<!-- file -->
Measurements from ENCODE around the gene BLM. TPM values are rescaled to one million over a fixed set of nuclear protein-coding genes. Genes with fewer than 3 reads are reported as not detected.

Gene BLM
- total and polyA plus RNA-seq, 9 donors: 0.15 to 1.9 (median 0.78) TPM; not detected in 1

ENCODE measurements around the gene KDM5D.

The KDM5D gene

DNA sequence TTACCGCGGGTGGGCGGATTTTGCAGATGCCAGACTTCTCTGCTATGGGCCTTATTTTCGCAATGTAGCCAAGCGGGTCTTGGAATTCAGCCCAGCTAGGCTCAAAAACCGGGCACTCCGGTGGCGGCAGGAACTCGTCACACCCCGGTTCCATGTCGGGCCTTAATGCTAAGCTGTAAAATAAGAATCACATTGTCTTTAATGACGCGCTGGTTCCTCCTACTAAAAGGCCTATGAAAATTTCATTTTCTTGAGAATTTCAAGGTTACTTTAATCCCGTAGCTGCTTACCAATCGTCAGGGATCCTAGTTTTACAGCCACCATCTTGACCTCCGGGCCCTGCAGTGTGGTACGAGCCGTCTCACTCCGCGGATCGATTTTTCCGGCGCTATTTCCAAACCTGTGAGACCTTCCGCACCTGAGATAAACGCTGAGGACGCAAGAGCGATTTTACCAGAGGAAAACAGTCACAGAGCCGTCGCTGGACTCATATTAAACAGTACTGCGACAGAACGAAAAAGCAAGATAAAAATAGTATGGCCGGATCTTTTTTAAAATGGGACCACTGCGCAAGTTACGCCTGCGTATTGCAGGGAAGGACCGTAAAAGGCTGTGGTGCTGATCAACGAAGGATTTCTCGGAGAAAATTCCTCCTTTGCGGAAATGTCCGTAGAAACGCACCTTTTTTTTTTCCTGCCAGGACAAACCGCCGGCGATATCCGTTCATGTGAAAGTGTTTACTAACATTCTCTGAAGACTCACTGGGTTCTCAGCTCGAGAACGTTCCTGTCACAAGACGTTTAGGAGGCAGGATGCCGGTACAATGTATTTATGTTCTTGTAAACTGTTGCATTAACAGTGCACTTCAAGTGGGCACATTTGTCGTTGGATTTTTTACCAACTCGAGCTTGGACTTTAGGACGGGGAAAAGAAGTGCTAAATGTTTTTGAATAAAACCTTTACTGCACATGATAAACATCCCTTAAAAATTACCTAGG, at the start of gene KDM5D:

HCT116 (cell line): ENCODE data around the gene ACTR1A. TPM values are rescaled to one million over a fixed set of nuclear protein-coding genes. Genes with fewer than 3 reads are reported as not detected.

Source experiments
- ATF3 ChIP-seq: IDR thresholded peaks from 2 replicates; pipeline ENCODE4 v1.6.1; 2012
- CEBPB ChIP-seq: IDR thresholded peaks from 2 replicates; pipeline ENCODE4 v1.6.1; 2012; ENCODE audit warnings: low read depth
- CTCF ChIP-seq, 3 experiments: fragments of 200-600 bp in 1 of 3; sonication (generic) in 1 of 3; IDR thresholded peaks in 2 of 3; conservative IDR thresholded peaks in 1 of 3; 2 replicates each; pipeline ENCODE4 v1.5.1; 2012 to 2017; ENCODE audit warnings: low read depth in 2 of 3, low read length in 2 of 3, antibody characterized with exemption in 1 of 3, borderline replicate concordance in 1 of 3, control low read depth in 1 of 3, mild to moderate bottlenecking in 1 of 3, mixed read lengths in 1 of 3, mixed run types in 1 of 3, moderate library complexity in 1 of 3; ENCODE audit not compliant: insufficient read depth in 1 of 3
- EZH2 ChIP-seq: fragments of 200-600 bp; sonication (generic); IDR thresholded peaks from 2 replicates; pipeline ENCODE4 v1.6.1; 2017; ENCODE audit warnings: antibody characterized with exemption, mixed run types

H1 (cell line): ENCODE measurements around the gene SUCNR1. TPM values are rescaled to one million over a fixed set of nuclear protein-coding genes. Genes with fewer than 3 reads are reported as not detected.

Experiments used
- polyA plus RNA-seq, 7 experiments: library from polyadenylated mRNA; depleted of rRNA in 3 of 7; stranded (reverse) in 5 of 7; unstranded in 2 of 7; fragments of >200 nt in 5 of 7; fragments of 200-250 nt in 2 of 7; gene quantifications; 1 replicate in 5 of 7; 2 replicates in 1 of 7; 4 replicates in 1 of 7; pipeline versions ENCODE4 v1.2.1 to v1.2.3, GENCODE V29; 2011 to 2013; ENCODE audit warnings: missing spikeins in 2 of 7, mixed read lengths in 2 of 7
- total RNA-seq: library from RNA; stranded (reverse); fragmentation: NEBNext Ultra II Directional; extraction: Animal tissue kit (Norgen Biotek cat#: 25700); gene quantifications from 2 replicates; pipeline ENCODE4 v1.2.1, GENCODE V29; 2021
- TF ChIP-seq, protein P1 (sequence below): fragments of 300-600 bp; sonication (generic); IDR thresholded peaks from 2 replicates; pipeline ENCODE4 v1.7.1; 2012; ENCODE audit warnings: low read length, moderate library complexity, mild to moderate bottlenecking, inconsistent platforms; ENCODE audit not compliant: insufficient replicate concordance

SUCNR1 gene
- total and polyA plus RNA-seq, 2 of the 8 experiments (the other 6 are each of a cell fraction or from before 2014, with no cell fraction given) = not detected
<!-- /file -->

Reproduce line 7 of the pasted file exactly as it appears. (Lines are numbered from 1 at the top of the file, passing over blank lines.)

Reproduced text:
HCT116 (cell line): ENCODE data around the gene ACTR1A. TPM values are rescaled to one million over a fixed set of nuclear protein-coding genes. Genes with fewer than 3 reads are reported as not detected.